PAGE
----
Medical marijuana – it’s all about impairment

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Medical marijuana has become a top priority for many HR professionals – or rather work policies surrounding them have – but with a lack of official legislation guiding us, it can be difficult to sort the fact from fiction.
Here, one expert told HRM the truth about medical marijuana and its impact in the workplace.

“The most important thing regarding medicinal cannabis and employment is impairment,” says Terry Roycroft, president of the Medicinal Cannabis Resource Centre Inc. “An employee may be using cannabis medicinally, but this does not necessarily mean that the employee is impaired while at the workplace.”

So how are employers supposed to know? According to Roycroft, the side-effects of medical marijuana vary from person to person and even drug tests aren’t a fair indicator of impairment.

“In terms of impairment, the effects of cannabis varies amongst individuals based on experience, susceptibility, blood pressure levels, as well the symptoms that the patient is using cannabis to treat,” reveals Roycroft.

“A number of our patients may also only use cannabis at night for assistance with sleep,” he continues. “This would in turn, effect the THC levels that would show up in a urine test but would not affect the patient's functionality in the workplace.”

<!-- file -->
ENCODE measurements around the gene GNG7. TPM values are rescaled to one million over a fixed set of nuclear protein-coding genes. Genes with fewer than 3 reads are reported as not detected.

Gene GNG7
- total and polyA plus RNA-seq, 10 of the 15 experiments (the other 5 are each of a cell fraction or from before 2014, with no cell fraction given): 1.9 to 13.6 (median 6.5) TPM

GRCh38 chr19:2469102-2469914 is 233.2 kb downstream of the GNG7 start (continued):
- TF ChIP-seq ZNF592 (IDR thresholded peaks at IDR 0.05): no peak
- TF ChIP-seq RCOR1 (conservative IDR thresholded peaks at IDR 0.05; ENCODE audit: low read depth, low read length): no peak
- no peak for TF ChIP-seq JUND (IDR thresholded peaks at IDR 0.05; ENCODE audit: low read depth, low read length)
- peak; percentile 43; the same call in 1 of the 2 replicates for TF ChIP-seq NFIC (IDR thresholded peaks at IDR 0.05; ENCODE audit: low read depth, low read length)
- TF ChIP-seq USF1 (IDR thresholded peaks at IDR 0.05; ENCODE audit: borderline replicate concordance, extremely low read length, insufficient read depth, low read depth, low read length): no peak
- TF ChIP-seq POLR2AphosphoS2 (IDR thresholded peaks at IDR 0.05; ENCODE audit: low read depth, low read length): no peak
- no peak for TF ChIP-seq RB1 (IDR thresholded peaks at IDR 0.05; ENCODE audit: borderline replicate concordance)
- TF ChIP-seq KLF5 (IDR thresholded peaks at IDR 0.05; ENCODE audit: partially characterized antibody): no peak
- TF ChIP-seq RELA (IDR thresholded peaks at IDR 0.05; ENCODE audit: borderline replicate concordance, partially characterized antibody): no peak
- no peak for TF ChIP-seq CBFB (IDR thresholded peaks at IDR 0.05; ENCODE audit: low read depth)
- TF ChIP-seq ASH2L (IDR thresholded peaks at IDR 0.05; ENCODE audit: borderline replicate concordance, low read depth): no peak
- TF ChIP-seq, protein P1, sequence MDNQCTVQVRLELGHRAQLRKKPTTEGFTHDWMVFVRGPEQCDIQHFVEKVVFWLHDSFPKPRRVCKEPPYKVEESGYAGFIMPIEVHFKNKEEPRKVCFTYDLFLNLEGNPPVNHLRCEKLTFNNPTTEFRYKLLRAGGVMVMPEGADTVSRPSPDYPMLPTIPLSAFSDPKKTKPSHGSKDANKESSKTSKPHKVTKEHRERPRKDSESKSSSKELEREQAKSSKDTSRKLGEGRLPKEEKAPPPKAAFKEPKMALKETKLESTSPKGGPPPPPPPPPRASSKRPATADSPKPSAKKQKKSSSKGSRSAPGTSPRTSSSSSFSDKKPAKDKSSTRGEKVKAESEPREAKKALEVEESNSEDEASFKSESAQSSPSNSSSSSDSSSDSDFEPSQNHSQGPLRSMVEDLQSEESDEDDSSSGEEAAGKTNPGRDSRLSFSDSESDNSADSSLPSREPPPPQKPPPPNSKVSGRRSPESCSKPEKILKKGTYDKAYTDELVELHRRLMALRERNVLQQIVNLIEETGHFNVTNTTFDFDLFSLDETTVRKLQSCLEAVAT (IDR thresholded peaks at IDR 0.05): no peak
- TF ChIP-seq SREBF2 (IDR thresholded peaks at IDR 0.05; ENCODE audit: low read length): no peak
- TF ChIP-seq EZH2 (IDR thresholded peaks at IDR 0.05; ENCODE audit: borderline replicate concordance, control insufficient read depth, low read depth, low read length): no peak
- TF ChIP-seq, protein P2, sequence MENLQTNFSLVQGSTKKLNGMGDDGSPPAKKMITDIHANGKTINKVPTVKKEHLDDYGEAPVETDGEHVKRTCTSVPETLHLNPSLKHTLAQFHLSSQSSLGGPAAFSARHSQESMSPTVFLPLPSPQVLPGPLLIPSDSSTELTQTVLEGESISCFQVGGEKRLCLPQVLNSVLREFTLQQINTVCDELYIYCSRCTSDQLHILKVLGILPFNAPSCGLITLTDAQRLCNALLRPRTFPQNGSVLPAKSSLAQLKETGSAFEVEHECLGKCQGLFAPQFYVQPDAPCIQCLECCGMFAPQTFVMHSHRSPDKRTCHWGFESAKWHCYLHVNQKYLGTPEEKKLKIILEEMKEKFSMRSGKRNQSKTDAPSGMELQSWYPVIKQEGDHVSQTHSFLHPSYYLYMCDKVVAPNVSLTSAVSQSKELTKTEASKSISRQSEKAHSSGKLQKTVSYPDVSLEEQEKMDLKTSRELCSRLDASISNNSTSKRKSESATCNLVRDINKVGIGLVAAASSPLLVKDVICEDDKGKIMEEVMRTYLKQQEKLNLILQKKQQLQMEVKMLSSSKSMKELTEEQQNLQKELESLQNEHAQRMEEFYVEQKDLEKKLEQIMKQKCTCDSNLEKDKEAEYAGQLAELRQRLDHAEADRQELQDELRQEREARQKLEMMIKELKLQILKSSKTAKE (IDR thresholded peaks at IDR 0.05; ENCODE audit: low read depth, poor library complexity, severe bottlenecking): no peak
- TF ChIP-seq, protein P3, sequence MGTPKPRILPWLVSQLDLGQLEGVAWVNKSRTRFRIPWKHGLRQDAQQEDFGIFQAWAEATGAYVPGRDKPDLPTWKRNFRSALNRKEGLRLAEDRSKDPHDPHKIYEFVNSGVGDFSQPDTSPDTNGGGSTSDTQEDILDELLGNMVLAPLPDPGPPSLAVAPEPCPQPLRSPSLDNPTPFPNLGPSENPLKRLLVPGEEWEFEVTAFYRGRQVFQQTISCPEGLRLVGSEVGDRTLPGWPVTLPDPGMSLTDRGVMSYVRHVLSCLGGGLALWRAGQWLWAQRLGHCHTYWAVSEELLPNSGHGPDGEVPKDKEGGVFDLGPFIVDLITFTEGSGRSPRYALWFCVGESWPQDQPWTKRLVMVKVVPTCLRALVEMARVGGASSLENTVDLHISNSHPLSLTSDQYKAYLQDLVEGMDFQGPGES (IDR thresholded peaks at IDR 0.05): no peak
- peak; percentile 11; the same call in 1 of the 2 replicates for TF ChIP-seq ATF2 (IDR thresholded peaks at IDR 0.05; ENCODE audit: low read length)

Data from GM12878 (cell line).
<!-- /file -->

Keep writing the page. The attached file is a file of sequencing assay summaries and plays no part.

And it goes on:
At present, Health Canada states that dried marijuana is not an approved drug or medicine: “The Government of Canada does not endorse the use of marijuana, but the courts have required reasonable access to a legal source of marijuana when authorized by a physician."

But, Roycroft told HRM that it’s possible for trained physicians to create personalised plans that suit a patient’s lifestyle, therefore reducing risk in the workplace – “For instance, they can suggest a strain low in THC for daytime use or a form of administration that will not give any psychotropic effects.”

Roycroft says its time employers were properly educated on medical marijuana so they can make an informed decision on their workplace policies.

Employment lawyer David Whitten agrees, and said there was still a lot of stigmatization around the drug.

"A lot of people are basing their thoughts and ideas on movies that came out in the '80s,” he said. “We've come a long way since then and it's recognized just like any other medication.”

On June 16, Terry Roycroft will be dispelling the myths surrounding medical marijuana in the workplace and filling HR professionals in with all they need to know. He is joined by a bevy of other influential industry leaders who will be sharing their insights at the HR Masterclass in Vancouver.

To find out more about the HR Masterclass – or to secure a space – click here.
 
  • mark on 2016-09-06 9:16:22 AM

    Even the medical weed is way too high in thc. Stoned is stoned. Be like medicinal alcohol (during prohibition lots). Drunk is drunk.
    Know 3 people under 30 with cards for 'sleep disorder'
    It's a joke. Just trying to avoid being arrested.
    No staff should have to drive with a person on weed.

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